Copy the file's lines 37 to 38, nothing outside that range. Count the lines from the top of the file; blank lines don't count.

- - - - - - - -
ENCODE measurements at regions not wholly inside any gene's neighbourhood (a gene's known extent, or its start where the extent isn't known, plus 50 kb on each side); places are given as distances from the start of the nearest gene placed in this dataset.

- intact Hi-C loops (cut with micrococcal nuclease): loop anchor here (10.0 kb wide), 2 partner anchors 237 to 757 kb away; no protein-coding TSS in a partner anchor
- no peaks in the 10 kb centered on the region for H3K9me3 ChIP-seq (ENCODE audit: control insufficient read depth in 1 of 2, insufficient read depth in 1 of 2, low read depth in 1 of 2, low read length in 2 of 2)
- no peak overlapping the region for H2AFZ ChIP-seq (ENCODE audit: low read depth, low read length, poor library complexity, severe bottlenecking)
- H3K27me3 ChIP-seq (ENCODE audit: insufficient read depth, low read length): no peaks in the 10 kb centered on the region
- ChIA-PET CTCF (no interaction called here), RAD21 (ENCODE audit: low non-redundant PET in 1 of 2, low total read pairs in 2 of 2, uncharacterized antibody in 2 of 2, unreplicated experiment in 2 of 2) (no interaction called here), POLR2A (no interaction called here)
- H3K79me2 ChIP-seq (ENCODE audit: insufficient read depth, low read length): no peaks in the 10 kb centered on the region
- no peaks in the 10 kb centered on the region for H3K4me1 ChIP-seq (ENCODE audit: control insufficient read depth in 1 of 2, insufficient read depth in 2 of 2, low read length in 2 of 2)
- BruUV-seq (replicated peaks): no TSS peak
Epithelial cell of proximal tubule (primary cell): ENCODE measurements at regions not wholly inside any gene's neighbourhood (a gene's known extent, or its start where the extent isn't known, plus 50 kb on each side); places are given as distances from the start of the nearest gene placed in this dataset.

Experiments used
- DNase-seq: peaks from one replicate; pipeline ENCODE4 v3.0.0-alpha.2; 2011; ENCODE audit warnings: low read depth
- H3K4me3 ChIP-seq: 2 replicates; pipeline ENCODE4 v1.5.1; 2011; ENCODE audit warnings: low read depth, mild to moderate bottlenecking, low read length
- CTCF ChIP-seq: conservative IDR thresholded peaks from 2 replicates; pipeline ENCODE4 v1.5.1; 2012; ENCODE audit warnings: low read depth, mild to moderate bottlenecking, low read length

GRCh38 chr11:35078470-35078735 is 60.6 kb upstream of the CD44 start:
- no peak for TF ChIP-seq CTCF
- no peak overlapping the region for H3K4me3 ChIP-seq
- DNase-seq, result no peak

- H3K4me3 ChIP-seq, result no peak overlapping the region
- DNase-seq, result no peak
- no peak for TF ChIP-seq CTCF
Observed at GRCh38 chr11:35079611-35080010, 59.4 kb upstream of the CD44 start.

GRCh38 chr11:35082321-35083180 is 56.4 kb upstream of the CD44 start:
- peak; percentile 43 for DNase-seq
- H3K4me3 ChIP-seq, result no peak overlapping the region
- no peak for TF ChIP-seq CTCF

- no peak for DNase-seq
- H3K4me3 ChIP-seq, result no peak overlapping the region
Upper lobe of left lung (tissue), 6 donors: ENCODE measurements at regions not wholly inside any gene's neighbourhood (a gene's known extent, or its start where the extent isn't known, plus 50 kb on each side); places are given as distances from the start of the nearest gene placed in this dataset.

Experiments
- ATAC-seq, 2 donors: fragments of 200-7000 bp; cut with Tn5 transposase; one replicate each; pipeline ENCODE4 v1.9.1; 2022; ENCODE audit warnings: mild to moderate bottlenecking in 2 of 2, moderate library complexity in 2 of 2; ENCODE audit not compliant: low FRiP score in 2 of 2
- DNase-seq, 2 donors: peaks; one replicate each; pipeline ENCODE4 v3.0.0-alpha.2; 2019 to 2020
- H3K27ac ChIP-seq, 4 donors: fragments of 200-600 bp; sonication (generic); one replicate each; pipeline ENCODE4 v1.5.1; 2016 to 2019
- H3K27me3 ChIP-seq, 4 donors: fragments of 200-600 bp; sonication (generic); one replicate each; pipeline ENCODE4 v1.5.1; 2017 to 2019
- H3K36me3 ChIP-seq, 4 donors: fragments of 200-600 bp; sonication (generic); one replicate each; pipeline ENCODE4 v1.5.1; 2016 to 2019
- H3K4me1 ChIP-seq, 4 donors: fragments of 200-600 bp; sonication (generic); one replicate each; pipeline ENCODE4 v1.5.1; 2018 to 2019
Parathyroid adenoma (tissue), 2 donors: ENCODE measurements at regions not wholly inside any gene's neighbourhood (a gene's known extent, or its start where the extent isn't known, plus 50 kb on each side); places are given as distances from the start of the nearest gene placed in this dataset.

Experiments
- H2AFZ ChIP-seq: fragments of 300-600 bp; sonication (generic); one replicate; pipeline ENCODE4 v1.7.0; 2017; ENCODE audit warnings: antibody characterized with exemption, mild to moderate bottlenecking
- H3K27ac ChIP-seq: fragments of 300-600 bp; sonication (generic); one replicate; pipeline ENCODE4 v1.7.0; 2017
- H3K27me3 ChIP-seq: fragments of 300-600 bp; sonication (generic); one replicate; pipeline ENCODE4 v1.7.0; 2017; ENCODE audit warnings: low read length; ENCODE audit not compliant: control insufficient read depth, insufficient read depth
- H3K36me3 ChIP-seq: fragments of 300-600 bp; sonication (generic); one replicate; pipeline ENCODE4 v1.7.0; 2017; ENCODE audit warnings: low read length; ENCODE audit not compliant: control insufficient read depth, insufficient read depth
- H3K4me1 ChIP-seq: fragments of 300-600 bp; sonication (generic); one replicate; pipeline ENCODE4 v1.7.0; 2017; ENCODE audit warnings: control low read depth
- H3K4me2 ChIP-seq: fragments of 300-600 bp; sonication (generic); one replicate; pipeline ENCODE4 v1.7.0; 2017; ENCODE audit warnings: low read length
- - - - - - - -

Parathyroid adenoma (tissue), 2 donors: ENCODE measurements at regions not wholly inside any gene's neighbourhood (a gene's known extent, or its start where the extent isn't known, plus 50 kb on each side); places are given as distances from the start of the nearest gene placed in this dataset.

Experiments